It’s the Water, Stupid

By Harvard Ayers
Harvard Ayers is a professor of Anthropology at Appalachian State University and a founding Board Member of Appalachian Voices.

Appalachia has long been the source of water for vast areas both east and west of our region. From points east to the Atlantic to points west to the Mississippi River, our once clear, pristine mountain streams have provided a critical resource for millions of
Easterners. For all downstream uses, as goes the water in Appalachia, so goes the water for everyone.

Recently, Appalachian Voices initiated our first ever mountain river protection program with the hiring of experienced river advocate, Donna Lisenby. Donna has launched our Watauga Riverkeeper program, a part of the international Waterkeeper Alliance, which has riverkeepers, baykeepers, covekeepers and the like all across North America and many foreign countries.

This wonderful new program marks the first time Appalachian Voices has turned it focus squarely on our region’s waterways. In my mind, it’s about time. For all our concerns from sustainable forestry, to coal fired power plants, to mountaintop removal, water plays a critical role. For instance, with mountaintop removal, waterways are not just affected, but are, in some cases, completely destroyed. Water use by coal fired power plants is huge. In these two instances, water quality and quantity provide a legal handle in opposing these broadly impactful processes.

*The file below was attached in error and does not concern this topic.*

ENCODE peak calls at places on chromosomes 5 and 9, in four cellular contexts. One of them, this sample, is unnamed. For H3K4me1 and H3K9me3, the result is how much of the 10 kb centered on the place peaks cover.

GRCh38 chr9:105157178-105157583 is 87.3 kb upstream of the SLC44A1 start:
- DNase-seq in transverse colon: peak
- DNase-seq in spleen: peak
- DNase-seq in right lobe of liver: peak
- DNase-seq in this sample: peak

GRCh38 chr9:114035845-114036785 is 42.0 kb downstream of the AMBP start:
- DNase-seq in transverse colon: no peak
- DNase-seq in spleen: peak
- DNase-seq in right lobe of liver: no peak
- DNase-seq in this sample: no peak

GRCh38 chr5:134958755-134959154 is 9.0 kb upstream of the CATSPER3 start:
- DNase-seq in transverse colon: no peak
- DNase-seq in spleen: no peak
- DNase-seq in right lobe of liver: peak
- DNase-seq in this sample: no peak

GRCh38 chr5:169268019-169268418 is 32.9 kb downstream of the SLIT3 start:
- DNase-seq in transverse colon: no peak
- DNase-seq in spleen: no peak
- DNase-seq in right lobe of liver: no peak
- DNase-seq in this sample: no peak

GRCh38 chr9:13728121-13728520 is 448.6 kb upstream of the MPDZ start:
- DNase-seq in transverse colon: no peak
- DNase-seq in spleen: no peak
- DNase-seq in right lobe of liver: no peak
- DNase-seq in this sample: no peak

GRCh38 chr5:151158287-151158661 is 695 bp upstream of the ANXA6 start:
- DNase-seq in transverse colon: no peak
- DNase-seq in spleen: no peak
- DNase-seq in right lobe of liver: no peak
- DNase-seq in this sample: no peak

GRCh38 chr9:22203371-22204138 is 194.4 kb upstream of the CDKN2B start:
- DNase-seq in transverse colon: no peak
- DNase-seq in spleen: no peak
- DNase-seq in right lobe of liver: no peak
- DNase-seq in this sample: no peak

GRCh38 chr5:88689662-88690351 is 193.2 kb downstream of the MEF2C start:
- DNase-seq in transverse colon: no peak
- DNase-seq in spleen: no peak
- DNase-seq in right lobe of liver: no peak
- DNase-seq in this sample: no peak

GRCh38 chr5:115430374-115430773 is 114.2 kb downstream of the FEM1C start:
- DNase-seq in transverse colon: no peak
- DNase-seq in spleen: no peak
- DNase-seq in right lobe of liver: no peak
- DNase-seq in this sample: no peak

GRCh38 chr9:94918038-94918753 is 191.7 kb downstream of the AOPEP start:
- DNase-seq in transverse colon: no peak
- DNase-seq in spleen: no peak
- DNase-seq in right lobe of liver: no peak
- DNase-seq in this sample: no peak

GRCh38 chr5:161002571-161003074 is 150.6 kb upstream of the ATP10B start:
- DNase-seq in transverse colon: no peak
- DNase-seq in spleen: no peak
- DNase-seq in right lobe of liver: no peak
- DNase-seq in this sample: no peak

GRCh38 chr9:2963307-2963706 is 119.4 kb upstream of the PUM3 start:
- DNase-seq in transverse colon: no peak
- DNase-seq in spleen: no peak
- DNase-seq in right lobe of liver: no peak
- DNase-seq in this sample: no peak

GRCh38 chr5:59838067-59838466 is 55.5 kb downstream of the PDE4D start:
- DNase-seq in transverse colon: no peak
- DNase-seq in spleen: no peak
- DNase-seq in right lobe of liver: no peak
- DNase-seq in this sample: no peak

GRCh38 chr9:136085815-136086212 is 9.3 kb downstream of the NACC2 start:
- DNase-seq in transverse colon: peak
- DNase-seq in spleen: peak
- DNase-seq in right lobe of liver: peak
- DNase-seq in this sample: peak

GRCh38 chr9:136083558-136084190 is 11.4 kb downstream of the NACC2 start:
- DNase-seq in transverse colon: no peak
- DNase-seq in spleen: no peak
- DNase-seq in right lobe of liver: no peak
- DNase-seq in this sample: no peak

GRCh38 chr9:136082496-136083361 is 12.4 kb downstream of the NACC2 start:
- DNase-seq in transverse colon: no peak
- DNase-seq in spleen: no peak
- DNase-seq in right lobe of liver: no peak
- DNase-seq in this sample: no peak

Thus, the Watauga Riverkeeper may be only the first. Imagine a riverkeeper for the rivers in the Appalachian coalfields, where over 1000 miles of small streams have been buried under hundreds of feet of MTR overburden, and water quality is heavily impacted by the effluent from coal processing plants. Any applicants for the Big Coal Riverkeeper?

Appalachian Voices has long thought of itself as a one-stop-shopping destination for environmental protection. Our riverkeeper program makes that claim all more the better.


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